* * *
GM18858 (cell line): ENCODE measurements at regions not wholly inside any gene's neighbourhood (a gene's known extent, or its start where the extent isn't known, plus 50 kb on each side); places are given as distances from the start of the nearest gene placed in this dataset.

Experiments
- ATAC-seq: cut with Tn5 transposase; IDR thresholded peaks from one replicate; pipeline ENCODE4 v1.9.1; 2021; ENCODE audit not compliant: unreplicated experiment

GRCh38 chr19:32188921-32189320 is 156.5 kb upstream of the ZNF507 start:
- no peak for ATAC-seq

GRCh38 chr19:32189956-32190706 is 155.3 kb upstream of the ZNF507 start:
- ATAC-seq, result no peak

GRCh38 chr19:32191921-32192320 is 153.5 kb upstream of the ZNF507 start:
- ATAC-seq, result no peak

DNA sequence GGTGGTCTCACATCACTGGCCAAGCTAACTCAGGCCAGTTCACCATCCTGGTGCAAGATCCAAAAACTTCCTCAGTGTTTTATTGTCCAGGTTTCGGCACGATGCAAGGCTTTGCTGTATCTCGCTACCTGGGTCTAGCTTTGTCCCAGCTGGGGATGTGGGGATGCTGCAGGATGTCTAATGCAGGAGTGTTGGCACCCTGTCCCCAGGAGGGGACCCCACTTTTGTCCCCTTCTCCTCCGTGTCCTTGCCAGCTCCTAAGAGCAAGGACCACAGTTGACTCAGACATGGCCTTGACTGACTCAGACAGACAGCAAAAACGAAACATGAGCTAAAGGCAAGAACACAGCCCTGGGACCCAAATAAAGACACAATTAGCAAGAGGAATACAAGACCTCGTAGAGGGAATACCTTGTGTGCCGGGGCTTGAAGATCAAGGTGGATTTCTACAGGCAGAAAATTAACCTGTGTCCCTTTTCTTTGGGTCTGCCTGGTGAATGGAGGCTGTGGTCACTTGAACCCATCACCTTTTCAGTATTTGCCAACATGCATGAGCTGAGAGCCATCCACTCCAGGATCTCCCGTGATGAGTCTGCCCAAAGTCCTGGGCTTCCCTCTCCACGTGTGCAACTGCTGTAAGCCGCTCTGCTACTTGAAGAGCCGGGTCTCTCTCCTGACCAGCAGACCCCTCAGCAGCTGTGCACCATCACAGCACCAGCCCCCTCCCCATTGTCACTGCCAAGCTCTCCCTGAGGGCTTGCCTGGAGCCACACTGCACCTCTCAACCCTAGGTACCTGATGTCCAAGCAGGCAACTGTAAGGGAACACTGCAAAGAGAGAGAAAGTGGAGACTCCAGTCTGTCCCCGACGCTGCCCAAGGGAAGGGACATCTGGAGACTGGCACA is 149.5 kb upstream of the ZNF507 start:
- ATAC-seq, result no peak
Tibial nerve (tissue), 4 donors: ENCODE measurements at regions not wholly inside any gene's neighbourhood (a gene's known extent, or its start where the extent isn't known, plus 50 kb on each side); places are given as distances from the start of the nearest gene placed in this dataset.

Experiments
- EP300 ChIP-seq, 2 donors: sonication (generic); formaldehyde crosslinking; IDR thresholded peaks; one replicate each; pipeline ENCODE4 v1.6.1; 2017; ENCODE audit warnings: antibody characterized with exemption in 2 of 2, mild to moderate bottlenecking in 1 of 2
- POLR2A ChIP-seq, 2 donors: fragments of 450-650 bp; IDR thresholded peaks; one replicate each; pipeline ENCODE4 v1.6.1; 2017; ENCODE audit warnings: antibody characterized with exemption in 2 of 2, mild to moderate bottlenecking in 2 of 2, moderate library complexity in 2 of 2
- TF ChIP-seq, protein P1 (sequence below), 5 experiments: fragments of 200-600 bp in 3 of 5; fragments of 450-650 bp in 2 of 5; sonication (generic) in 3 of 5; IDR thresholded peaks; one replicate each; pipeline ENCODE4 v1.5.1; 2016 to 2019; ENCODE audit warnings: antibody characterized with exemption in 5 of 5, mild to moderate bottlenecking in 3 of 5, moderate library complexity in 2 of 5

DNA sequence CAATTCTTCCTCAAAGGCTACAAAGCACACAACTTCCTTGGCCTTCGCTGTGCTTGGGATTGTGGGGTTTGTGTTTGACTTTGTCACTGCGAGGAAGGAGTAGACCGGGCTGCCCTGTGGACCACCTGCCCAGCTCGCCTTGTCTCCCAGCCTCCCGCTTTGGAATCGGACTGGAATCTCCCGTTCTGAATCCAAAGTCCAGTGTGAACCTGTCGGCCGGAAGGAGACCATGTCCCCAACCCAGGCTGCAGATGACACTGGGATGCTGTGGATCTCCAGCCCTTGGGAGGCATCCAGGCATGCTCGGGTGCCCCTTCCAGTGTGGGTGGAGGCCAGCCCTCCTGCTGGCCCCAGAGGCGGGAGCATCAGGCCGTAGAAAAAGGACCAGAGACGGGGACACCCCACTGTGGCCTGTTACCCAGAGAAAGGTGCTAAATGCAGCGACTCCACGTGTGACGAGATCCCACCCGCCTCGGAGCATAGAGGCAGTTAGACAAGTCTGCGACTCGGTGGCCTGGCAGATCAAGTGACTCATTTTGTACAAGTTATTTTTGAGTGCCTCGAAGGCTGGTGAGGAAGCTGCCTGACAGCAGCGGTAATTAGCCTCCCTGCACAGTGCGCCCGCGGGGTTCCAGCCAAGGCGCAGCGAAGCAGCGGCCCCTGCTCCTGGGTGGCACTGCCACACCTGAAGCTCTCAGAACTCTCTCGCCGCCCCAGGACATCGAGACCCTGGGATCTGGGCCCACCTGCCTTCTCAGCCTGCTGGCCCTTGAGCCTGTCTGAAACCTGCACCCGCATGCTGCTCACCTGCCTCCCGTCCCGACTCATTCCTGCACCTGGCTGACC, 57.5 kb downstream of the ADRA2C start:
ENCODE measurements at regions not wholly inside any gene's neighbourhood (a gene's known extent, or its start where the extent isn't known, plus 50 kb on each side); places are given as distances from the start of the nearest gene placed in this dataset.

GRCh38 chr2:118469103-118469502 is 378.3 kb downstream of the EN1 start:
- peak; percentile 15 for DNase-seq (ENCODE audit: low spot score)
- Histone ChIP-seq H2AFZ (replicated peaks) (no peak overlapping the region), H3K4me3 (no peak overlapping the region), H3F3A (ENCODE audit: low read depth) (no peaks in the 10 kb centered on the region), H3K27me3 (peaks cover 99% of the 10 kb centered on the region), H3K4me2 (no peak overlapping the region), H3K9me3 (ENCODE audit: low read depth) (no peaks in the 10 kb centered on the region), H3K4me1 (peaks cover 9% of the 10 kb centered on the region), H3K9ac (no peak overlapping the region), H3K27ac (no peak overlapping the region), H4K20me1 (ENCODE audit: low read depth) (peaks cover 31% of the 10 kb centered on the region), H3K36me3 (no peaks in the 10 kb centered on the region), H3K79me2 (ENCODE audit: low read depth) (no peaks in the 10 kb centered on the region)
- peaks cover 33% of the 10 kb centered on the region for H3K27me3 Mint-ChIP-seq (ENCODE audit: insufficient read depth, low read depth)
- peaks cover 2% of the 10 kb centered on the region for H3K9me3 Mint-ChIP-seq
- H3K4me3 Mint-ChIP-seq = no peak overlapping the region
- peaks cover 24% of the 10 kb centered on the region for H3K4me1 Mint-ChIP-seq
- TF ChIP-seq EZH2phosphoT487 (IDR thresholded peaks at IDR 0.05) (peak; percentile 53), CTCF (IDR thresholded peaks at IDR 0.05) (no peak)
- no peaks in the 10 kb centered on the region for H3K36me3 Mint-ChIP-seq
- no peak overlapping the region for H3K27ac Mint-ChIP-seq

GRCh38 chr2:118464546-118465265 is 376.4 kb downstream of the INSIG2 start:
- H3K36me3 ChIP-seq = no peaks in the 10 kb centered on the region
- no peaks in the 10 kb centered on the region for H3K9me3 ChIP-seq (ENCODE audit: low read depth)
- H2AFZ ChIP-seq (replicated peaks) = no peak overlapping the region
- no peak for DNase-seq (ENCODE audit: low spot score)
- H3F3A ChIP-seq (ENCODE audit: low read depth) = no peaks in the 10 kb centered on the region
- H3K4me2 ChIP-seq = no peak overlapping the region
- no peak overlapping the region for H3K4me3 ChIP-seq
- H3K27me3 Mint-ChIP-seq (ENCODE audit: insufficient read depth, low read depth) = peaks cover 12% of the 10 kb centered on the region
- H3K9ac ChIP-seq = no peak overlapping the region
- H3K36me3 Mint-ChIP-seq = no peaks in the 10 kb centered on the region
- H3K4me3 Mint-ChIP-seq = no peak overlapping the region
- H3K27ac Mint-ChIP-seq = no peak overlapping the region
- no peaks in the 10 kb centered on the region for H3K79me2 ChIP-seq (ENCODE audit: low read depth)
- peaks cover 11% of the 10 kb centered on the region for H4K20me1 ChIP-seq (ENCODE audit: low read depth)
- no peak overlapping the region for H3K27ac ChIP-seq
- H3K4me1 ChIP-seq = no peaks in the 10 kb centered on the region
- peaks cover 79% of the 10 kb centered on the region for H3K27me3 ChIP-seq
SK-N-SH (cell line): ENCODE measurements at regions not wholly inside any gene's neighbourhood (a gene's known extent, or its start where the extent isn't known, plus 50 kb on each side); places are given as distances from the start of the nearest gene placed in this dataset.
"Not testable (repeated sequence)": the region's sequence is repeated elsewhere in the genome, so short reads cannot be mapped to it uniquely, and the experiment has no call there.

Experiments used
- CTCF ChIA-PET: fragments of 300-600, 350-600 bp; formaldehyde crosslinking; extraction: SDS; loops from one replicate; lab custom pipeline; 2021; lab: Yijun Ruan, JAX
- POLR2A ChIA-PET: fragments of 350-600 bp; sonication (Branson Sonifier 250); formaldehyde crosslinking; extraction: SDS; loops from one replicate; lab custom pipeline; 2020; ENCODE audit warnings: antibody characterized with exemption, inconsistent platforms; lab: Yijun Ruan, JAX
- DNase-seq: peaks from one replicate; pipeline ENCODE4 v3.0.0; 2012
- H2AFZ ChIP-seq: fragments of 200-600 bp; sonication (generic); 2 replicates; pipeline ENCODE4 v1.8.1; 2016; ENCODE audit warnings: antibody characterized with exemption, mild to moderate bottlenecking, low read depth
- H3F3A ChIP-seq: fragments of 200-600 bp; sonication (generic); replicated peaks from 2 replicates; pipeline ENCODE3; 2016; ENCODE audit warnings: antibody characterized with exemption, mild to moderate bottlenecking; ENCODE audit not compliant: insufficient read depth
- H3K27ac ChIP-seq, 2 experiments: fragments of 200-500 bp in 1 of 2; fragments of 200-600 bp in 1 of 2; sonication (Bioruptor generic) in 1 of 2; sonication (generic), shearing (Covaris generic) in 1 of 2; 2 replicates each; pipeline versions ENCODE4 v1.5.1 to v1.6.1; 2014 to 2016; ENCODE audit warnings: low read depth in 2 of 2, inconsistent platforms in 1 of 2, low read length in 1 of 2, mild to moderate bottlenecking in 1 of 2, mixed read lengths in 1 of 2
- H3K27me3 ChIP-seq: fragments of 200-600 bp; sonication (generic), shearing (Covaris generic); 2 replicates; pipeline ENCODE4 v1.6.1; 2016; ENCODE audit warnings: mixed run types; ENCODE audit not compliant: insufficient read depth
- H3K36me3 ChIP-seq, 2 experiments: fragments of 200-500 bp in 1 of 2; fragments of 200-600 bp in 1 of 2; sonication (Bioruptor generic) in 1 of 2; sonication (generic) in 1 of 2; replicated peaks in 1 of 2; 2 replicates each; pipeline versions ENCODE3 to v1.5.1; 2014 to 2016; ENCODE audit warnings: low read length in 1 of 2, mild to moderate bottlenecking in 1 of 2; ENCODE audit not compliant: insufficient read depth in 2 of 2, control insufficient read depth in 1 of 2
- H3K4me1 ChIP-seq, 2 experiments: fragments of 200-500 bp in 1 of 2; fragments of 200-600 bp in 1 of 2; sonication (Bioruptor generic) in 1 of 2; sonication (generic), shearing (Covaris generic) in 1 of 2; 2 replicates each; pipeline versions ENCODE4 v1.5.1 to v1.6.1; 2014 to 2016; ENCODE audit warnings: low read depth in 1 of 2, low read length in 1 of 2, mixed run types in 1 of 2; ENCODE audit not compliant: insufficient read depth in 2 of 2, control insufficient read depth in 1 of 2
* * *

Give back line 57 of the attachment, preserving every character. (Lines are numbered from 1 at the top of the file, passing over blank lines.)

- H3K36me3 ChIP-seq, 2 experiments: fragments of 200-500 bp in 1 of 2; fragments of 200-600 bp in 1 of 2; sonication (Bioruptor generic) in 1 of 2; sonication (generic) in 1 of 2; replicated peaks in 1 of 2; 2 replicates each; pipeline versions ENCODE3 to v1.5.1; 2014 to 2016; ENCODE audit warnings: low read length in 1 of 2, mild to moderate bottlenecking in 1 of 2; ENCODE audit not compliant: insufficient read depth in 2 of 2, control insufficient read depth in 1 of 2